Juliet visits Friar Lawrence, who comes up with a plan: he hands her a drug which will put her into a death-like coma for "two and forty hours" (Act IV. Scene I); she is to take it and when discovered apparently dead, she will be laid in the family crypt. Meanwhile, the Friar will send a messenger to inform Romeo, so that she can rejoin him when she awakes. The enforced messenge does not reach Romeo, however, due to a plague quarantine. Romeo learns of Juliet's supposed "death" from his servant Balthasar. Grief-stricken, he buys strong poison from an apothecary, returns to Verona in secret, and visits the Capulets' crypt, encountering Paris, who has come to mourn Juliet privately. Paris confronts Romeo, believing him to be a vandal. In the ensuing battle, Romeo kills Paris in the darkness. After burying Paris within the Capulet monument, Romeo says his final words to the comatose Juliet and drinks the poison in suicide.

At this point Juliet awakes. Friar Lawrence arrives, and aware of the tragedies which have ensued from misunderstanding, tries to convince Juliet to leave, but she refuses. Discovering her lover's dead body, she stabs herself fatally with Romeo's dagger.

The two feuding families and the Prince meet at the tomb and are horrified to find three new casualties. A captured Friar Lawrence then recounts the love and secret marriage of Romeo and Juliet, and how the tragedies occurred. It is revealed by Montague that his wife has died of grief after hearing of her son's exile, thus completing the cycle of two family members from each house being lost. The families are reconciled by their children's deaths and agree to end their violent feud, as foretold by the prologue. The play ends with the Prince's brief elegy for the lovers.

Spoilers end here.


  • Romeo and Juliet in music
    • The 1956 song Fever contains the lyrics "Romeo loved Juliet/Juliet, she felt the same/When he put his arms around her/He said, "Julie baby, you're my flame."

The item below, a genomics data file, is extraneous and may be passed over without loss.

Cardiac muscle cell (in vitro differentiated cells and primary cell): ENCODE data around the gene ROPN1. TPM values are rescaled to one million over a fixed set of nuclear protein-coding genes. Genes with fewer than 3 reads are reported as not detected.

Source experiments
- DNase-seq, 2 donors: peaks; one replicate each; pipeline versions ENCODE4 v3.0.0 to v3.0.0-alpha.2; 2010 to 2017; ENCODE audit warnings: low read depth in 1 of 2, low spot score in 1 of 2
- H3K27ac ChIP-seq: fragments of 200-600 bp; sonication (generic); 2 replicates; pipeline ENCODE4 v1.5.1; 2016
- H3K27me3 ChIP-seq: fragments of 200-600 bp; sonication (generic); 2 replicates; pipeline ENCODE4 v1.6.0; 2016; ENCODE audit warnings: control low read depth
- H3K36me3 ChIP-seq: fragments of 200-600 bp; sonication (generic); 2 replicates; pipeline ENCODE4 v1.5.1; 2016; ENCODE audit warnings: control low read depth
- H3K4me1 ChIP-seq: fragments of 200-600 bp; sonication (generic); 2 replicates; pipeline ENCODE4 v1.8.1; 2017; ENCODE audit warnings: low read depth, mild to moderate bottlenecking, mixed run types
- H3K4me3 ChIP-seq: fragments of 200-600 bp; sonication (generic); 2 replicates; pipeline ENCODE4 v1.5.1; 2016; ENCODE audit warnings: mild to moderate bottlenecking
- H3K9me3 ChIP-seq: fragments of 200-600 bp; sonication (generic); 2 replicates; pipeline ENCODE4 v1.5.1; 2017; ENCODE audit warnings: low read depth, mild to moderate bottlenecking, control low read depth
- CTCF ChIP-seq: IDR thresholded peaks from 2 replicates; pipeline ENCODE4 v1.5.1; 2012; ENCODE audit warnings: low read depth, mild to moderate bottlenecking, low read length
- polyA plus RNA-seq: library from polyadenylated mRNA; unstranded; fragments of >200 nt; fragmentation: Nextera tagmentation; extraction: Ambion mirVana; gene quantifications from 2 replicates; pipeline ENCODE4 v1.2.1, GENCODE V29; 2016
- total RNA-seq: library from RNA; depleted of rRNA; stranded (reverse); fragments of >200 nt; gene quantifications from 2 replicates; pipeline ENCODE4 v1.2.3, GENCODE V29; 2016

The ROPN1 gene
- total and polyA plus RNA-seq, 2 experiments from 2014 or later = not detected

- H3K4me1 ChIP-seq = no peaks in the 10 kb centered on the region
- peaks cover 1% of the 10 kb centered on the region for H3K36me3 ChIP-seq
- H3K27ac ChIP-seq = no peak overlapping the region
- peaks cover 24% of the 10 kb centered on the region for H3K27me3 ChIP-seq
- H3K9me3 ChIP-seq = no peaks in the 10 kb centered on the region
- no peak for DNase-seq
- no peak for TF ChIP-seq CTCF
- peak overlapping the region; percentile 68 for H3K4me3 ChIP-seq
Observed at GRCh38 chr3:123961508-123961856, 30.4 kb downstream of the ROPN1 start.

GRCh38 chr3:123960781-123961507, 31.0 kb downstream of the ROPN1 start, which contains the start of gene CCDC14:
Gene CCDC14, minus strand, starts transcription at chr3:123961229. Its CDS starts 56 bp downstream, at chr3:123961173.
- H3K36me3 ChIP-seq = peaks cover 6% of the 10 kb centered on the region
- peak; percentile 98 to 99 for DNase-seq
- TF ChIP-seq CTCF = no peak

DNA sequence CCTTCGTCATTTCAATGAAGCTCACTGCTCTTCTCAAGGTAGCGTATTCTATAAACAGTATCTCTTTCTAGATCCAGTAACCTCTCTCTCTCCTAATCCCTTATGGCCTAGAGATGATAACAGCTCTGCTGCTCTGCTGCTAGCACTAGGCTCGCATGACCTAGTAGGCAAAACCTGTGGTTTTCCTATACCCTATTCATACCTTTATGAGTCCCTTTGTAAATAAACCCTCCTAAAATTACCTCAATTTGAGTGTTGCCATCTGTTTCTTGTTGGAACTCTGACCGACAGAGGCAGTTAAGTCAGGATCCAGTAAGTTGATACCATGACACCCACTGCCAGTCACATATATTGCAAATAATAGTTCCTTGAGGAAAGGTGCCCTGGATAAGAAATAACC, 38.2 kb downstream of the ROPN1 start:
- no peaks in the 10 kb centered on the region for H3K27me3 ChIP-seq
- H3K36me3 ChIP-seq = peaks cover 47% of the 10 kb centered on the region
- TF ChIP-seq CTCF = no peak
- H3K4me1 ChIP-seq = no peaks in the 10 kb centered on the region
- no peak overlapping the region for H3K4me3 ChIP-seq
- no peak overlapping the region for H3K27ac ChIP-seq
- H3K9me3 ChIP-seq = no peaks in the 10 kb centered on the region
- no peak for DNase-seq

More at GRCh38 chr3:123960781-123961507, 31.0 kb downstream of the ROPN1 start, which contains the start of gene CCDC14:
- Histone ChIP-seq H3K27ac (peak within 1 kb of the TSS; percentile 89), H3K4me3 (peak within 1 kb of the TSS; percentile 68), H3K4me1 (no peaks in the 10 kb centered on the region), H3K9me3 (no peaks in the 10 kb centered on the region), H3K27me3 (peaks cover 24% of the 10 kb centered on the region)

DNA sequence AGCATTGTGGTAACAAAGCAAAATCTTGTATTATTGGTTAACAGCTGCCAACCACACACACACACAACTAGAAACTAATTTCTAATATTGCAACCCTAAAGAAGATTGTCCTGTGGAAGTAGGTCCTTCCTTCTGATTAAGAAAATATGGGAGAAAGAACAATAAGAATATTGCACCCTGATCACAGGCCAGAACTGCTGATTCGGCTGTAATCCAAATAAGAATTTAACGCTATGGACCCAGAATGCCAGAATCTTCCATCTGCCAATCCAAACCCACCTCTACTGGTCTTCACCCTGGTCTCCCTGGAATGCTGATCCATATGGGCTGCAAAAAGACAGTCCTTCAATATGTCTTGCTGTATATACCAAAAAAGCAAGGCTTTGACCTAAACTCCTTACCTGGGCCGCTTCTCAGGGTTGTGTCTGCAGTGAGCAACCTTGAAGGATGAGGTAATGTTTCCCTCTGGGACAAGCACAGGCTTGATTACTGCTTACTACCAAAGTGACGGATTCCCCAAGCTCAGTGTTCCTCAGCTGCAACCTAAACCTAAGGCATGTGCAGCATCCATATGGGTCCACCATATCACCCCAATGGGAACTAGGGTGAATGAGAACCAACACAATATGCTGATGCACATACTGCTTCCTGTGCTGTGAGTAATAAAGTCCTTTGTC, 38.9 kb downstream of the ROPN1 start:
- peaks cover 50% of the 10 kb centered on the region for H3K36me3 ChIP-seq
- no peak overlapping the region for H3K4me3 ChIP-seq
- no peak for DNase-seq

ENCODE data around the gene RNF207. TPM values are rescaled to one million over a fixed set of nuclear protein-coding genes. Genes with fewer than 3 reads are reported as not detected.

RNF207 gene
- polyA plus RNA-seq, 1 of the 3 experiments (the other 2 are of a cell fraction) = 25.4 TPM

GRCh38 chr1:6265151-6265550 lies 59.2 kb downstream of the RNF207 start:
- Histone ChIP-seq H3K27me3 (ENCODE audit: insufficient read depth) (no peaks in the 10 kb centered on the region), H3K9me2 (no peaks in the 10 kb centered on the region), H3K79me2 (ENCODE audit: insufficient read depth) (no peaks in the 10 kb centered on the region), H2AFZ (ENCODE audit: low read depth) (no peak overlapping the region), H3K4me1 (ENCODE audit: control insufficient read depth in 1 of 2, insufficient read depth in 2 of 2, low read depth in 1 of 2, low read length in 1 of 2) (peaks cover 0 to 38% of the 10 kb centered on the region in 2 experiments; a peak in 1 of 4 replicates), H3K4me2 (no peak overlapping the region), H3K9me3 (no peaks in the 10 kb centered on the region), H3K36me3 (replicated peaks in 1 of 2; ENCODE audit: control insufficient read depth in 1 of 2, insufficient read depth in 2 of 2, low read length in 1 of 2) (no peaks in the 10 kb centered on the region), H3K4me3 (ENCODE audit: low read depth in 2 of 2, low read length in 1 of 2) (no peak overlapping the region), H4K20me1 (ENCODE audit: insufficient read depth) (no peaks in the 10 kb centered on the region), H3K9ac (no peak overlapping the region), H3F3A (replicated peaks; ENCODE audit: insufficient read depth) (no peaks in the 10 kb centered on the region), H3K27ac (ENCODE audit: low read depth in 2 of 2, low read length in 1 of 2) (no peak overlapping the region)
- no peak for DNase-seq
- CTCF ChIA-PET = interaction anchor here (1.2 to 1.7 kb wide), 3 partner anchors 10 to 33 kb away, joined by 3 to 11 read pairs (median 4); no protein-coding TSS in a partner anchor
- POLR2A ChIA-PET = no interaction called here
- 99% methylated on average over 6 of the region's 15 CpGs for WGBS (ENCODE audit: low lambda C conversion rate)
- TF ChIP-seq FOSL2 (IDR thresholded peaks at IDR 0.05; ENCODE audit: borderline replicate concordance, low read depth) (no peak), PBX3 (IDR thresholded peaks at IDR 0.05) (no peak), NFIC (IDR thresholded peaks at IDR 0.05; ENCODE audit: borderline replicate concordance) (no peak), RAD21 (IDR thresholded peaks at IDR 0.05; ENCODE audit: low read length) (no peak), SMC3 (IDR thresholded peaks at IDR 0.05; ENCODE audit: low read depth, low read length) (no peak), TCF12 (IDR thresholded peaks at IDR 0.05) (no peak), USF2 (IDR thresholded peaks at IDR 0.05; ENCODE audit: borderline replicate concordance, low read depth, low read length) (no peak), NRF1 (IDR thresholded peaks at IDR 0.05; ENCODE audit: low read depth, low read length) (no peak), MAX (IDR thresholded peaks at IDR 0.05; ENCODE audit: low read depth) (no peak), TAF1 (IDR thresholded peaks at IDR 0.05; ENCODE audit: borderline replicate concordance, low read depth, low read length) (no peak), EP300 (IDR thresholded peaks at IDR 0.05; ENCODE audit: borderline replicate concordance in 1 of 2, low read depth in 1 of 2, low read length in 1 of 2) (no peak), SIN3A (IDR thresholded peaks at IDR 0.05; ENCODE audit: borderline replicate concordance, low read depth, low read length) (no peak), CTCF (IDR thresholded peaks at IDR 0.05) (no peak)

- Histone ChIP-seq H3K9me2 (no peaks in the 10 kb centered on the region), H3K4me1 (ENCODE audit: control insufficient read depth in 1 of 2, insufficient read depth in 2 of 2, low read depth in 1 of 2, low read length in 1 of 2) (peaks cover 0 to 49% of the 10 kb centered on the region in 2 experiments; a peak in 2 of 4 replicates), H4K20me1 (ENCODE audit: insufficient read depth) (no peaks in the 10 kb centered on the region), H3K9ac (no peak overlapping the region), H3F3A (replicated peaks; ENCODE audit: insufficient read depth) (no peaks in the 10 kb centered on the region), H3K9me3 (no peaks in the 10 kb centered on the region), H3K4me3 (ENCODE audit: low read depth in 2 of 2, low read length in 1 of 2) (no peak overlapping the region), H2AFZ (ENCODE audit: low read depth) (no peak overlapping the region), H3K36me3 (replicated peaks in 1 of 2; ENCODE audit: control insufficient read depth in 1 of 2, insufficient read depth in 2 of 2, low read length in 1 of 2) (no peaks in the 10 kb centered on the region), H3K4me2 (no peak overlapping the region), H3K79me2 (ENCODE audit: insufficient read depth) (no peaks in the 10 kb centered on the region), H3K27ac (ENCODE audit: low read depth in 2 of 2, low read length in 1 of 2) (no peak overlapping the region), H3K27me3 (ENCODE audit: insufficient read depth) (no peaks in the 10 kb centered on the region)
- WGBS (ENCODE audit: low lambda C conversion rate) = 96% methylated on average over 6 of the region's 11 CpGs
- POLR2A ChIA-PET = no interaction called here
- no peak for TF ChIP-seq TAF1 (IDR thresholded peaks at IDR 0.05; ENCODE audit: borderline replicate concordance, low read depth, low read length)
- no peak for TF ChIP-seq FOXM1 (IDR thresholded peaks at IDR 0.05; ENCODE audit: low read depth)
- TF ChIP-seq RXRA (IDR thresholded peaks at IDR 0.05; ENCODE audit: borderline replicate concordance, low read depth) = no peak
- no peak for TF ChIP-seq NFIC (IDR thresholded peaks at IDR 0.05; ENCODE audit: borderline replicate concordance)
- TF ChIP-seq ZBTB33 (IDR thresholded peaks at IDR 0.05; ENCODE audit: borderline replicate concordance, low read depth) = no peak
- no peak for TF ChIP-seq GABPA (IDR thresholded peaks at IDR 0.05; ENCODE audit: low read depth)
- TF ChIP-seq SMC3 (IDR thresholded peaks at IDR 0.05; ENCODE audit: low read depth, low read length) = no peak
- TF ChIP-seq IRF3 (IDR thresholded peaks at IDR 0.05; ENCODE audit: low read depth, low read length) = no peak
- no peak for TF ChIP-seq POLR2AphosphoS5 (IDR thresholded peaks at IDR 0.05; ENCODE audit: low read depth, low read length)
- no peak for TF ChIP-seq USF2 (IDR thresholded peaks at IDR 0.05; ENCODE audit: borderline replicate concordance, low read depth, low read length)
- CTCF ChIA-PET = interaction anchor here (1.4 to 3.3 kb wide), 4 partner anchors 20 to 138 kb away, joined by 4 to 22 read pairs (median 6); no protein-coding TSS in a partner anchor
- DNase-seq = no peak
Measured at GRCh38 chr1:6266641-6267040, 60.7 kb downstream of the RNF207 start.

• Romeo and Juliet in Sarajevo is the name of a song from Eric Bogle's 1997 album Small Miracles, presumably inspired by the above documentary.
    • The disco group Festival had a minor hit with a song called "Romeo and Juliet" which used as its lyrics the text of the prologue.
    • Arctic Monkeys' song ' I Bet You Look Good on the Dancefloor contains the lyrics 'Oh there ain't no love no, Montagues or Capulets/Just banging tunes in DJ sets'
    • Madonna's 1989 album Like a Prayer's third single, Cherish, a song about appreciation towards a lover, has a line that says "Romeo and Juliet, they never felt this way, I bet."
    • Dire Straits' 1980 album Making Movies had a popular song " Romeo and Juliet", in which the singer looks back on a failed relationship. It was inspired by Mark Knopfler's broken romance with Holly Vincent. The Indigo Girls covered this song on their album Rites of Passage.
    • The album Romeo Unchained by Tonio K includes a song called "Romeo Loves Jane", describing a romance between well-known fictional characters (perhaps as a satire of celebrity relationships). Another song, "Impressed", includes Romeo and Juliet in a long list of what the singer considers bad examples of how love should work.
    • The Lou Reed song, "Romeo had Juliette" was included on the 1989 album New York.
    • The 2003 musical remake of Reefer Madness featured a song "Romeo and Juliet" in which a pair of young lovers compare themselves to Romeo and Juliet, having only read the first half of the play, and mistakenly assume the ending to be happy.
    • The Radiohead song " Exit Music (For a Film)" was written for the closing credits of the Baz Luhrmann version. The lyrics describe a Romeo-like character entreating his sleeping lover to run away, inspired by Act III.
    • The Delta Goodrem song " I Don't Care" contains the lyrics "they tried to keep Romeo and Juliet apart..."
    • The Blue Öyster Cult song " (Don't Fear) The Reaper" mentions Romeo and Juliet as being "Together in eternity".
    • The song Ampersand by The Dresden Dolls, in which the singer rebuffs her former lover, features the lines "and I may be romantic, and I may risk my life for it/but I ain't gonna die for you/you know I ain't no Juliet."
    • The band Genesis uses the names Romeo and Juliet for characters in the song 'The Cinema Show' from their album Selling England by the Pound
    • The Big Audio Dynamite 1985 album This is Big Audio Dynamite has in the song "The Bottom Line" a reference to Romeo (as well as a reference to the famous soliloquy in Hamlet).
    • The Ash song "Starcrossed" is a reference to Romeo and Juliet.
    • The Bob Dylan song "Desolation Row", from the 1965 album Highway 61 Revisited, contains the lyric "And in comes Romeo, he's moaning..."